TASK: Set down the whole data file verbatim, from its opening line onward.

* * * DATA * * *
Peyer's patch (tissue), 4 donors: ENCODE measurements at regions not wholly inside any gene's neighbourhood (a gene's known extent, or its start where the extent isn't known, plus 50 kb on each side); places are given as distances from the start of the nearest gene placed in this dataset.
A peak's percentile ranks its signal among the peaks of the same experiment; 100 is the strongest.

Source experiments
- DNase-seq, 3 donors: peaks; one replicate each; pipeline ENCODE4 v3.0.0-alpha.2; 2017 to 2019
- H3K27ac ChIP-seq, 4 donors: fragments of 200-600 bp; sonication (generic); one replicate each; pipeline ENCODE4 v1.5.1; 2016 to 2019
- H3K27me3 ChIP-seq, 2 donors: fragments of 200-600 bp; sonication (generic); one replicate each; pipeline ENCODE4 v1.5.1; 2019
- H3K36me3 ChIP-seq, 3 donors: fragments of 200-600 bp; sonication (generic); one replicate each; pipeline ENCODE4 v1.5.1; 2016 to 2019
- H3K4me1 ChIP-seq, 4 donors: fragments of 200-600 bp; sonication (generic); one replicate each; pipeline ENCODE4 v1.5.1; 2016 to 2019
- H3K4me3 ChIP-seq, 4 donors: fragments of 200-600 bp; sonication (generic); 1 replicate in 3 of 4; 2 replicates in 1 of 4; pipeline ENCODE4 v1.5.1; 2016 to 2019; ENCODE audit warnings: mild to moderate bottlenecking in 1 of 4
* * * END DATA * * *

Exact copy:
Peyer's patch (tissue), 4 donors: ENCODE measurements at regions not wholly inside any gene's neighbourhood (a gene's known extent, or its start where the extent isn't known, plus 50 kb on each side); places are given as distances from the start of the nearest gene placed in this dataset.
A peak's percentile ranks its signal among the peaks of the same experiment; 100 is the strongest.

Source experiments
- DNase-seq, 3 donors: peaks; one replicate each; pipeline ENCODE4 v3.0.0-alpha.2; 2017 to 2019
- H3K27ac ChIP-seq, 4 donors: fragments of 200-600 bp; sonication (generic); one replicate each; pipeline ENCODE4 v1.5.1; 2016 to 2019
- H3K27me3 ChIP-seq, 2 donors: fragments of 200-600 bp; sonication (generic); one replicate each; pipeline ENCODE4 v1.5.1; 2019
- H3K36me3 ChIP-seq, 3 donors: fragments of 200-600 bp; sonication (generic); one replicate each; pipeline ENCODE4 v1.5.1; 2016 to 2019
- H3K4me1 ChIP-seq, 4 donors: fragments of 200-600 bp; sonication (generic); one replicate each; pipeline ENCODE4 v1.5.1; 2016 to 2019
- H3K4me3 ChIP-seq, 4 donors: fragments of 200-600 bp; sonication (generic); 1 replicate in 3 of 4; 2 replicates in 1 of 4; pipeline ENCODE4 v1.5.1; 2016 to 2019; ENCODE audit warnings: mild to moderate bottlenecking in 1 of 4